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Kigali ready for talks with Kampala to end tiff

Rwanda and Uganda seem to be on the verge of finding a solution to the tensions between them over security and immigration issues.

Ugandan President Yoweri Museveni is expected in Kigali at the extraordinary African Union Summit, and sources say he could meet with his host, President Paul Kagame, to iron out differences.

Last week, Foreign Affairs Minister Louise Mushikiwabo, who also doubles up as the government spokesperson, appeared to have extended an olive branch to Uganda.

“When something like this happens, we try to talk as leaders to resolve these issues. President Kagame met his Ugandan counterpart in Ethiopia on the sidelines of the African Union Summit and discussed the issues. We want to see these issues resolved because there is no reason Rwandans should continue to be mistreated as we have seen in Uganda,” she said.

“We will not mistreat Ugandans, they are our relatives, we share a lot; we share history, we share blood. Many Ugandans are our relatives. To us, that is very important. We don’t wish to see any Ugandan face problems in Rwanda. I believe there is no problem without a solution. We will continue talking and try to understand each other on these issues,” Ms Mushikiwabo said.

Observers say that a recent move by President Museveni to reshuffle security officers could be intended to address the situation.

The sacking of Gen Kale Kayihura from the position of Inspector General of Police (IGP) and General Henry Tumukunde as Security Minister, have been linked to the worsening relations between Rwanda and Uganda.

The two have been at the centre of deteriorating bilateral ties between Rwanda and Uganda, with Gen Kayihura being accused by sections in Uganda of “being closer” to Kigali, while Gen Tumukunde has been accused many times of supporting Rwandan dissidents.

“By removing the two Generals from the picture, President Museveni could be deliberately moving to address prevailing conditions that have seen relations between the two countries go cold,” a security source said.

In a TV interview, Uganda’s opposition leader Dr Kizza Besigye, said the sacking of Gen Kayihura was linked to the strained ties between the two countries, among other things.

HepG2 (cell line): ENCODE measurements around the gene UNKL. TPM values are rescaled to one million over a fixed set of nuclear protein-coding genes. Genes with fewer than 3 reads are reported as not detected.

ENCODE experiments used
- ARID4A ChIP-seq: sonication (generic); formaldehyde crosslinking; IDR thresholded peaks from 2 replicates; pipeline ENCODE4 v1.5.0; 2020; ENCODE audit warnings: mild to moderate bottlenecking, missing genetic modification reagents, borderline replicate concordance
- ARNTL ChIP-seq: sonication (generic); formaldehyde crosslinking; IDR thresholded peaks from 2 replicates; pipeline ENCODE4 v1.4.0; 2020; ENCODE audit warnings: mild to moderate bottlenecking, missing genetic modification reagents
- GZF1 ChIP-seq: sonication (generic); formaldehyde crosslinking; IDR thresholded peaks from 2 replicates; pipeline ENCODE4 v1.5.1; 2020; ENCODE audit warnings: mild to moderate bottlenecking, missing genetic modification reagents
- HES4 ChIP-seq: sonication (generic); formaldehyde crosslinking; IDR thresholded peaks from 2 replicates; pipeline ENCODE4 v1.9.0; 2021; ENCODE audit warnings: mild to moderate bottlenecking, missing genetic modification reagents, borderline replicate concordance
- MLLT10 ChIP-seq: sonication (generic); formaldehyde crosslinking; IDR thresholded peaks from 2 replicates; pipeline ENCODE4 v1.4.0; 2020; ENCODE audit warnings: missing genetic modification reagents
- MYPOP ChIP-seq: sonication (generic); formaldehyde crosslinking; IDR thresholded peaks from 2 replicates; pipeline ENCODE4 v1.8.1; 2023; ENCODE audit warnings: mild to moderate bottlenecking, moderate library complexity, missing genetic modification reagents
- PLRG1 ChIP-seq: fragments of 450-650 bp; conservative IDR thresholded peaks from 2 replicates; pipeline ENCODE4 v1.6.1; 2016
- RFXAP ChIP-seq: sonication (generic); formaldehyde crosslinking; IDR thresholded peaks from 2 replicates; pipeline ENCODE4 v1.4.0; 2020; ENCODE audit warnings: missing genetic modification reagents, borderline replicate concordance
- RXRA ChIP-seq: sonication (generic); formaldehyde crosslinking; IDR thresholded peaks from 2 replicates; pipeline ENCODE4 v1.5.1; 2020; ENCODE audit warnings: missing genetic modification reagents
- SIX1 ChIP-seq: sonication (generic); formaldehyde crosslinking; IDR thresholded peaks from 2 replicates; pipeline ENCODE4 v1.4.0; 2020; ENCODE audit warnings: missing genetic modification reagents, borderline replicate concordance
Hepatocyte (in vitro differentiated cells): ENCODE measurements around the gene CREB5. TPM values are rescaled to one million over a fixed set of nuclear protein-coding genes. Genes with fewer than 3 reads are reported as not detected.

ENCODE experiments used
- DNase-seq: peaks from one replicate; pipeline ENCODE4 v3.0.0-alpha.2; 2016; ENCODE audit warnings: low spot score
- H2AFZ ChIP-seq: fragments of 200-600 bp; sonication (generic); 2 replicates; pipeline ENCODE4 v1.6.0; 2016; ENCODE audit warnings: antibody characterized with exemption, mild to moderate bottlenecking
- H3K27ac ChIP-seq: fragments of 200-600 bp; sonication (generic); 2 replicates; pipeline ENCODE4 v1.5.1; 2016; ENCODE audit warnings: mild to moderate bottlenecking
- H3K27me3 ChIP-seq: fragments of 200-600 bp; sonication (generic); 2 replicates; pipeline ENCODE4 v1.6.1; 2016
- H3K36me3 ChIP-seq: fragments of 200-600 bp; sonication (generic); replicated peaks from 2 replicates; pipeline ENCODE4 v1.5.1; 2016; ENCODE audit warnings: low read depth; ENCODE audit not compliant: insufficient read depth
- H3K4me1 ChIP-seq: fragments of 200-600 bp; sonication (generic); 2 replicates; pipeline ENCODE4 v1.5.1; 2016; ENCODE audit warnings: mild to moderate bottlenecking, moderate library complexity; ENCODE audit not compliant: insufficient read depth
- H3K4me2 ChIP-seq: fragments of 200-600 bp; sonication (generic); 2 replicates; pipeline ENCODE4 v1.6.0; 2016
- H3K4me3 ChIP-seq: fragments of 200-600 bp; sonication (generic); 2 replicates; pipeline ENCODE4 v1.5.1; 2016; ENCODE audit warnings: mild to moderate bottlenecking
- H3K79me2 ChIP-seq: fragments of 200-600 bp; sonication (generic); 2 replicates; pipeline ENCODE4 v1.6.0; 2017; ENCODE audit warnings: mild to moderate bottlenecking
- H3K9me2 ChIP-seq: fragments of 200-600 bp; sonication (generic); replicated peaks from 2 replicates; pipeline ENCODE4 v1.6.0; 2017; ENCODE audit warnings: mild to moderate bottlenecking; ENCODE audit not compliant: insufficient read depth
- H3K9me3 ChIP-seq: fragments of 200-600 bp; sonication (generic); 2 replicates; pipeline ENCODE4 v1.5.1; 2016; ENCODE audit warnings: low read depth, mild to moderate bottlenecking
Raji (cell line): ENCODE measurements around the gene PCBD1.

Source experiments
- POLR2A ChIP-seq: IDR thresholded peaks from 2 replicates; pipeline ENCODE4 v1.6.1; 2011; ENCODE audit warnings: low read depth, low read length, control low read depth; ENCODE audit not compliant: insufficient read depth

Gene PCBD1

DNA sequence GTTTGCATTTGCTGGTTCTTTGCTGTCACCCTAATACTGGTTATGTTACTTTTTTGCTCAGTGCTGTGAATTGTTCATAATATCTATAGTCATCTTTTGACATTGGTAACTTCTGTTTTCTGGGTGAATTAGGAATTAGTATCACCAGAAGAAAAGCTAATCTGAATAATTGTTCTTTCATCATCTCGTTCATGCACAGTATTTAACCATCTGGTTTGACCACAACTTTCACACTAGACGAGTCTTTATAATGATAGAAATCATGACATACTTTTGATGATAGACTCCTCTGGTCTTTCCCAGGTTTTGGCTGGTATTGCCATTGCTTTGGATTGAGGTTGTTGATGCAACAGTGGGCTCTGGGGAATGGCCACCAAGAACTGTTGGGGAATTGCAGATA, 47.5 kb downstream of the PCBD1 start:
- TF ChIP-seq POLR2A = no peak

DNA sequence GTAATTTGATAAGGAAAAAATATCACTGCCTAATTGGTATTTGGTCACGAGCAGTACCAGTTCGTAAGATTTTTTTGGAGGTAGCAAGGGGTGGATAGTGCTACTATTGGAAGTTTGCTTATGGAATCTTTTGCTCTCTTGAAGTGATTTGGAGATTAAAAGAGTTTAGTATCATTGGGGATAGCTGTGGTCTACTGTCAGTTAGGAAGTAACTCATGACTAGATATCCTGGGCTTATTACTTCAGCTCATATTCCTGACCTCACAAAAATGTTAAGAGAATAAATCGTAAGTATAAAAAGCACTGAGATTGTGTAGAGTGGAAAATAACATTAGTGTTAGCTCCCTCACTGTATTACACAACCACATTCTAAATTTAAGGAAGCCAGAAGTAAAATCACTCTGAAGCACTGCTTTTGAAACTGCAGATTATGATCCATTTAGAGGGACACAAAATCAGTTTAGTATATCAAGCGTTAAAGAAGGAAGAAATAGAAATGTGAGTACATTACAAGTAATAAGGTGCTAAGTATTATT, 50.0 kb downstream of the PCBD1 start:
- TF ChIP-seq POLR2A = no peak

“Obviously there have been accusations of Gen Kayihura seemingly either supporting Rwanda or not vigorously doing something about them. I think President Museveni views Kayihura in the prisms of not being loyal to him now as he is to the other side,” Dr Besigye told NTV Uganda.

Asked to respond to Dr Besigye’s remarks, Ms Mushikiwabo declined to comment, saying Rwanda does not meddle in the political affairs of other countries.

“It is not in our habit to get caught up in internal politics of other countries,” Ms Mushikiwabo said. However, the removal of the two men could have paved the way for the two countries to discuss further how to thaw the frosty relations.

“It is expected that President Museveni will be in Kigali for the extraordinary African Union Summit, which could be an opportunity for the two heads of state to discuss further the situation between the two countries,” a source told The EastAfrican.

At least 22 African leaders are expected in Kigali on March 21 for the African Union extraordinary Summit and the signing of the African Continental Free Trade Area (CFTA) agreement.

Kigali is yet to officially confirm if President Museveni will be among the 22 but a source privy to the developments said that the Ugandan leader will be in Kigali for the first time since August 2017 when he attended the swearing in of President Kagame.

President Kagame did not attend the last EAC heads of State Summit in Kampala last month.

Kigali accuses Kampala of illegal detention and torture of its citizens and harbouring opposition groups with intent to destabilise Rwanda. Rwanda has communicated its concerns in a formal diplomatic note.

Kampala, however, maintains that those arrested are suspected of engaging in acts of espionage.

President Museveni has in recent weeks indicated that Uganda’s security organs, especially police have been penetrated by foreign elements, perpetrating crime.

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